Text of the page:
Medical assistance in dying: a structured postgraduate elective to build confidence in caring for patients
To the Editor,
Under Bill C-14,1 healthcare professionals have been entrusted to legitimize, endorse, and implement medical assistance in dying (MAiD). To date, educational efforts have been focused on clinicians in practice to enhance awareness of this option for patients, and to establish best practices. While professional development activities continue, educational efforts should turn to developing curricula for clinicians in training, so they are better prepared to address MAiD requests or integrate care for these patients into their post-certification practice.
Despite faculty concerns regarding the ethics of and rights to refuse active participation in MAiD, the desire for learner experiences is undeniable. Falconer et al. surveyed 1,210 Canadian medical students and found that 71% were willing to provide MAiD.2 An anonymous survey of residents in the Queen’s University Family Medicine program in 2016 found that formalized MAiD education is needed.3Of the 62 residents who...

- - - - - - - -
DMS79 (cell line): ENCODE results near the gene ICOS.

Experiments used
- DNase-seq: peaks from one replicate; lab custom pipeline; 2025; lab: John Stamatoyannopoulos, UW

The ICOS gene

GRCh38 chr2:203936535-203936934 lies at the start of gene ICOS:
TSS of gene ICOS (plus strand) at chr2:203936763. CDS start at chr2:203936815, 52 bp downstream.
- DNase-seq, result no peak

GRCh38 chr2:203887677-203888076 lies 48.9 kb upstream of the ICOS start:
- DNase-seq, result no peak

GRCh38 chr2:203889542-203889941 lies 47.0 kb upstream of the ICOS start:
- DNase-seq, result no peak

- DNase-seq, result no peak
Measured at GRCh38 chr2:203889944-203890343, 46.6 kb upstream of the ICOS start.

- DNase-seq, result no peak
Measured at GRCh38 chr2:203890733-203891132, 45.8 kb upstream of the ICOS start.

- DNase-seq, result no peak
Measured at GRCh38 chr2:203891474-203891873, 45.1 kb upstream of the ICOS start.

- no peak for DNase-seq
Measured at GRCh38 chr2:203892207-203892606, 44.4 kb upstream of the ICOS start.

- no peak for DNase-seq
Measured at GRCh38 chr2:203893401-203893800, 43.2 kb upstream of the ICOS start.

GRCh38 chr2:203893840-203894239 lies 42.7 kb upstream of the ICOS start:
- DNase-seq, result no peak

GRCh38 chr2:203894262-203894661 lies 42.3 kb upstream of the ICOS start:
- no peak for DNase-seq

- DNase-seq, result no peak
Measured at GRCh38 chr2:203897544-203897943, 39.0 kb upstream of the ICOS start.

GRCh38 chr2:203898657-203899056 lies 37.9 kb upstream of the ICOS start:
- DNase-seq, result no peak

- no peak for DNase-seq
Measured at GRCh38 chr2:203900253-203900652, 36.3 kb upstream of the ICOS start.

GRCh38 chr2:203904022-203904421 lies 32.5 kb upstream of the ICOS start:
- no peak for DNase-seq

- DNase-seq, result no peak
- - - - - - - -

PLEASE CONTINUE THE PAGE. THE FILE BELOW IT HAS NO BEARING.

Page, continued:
Conflicts of interest
This submission was handled by Dr. Hilary P. Grocott, Editor-in-Chief, Canadian Journal of Anesthesia
- 1.Parliament of Canada. House of Commons. Bill C-14. Available from URL: https://www.parl.ca/DocumentViewer/en/42-1/bill/C-14/royal-assent (accessed May 2019).
- 3.MacDonald S, LeBlanc S, Dalgarno N, et al. Exploring family medicine preceptor and resident perceptions of medical assistance in dying and desires for education. Can Fam Physician 2018; 64: e400-6.Google Scholar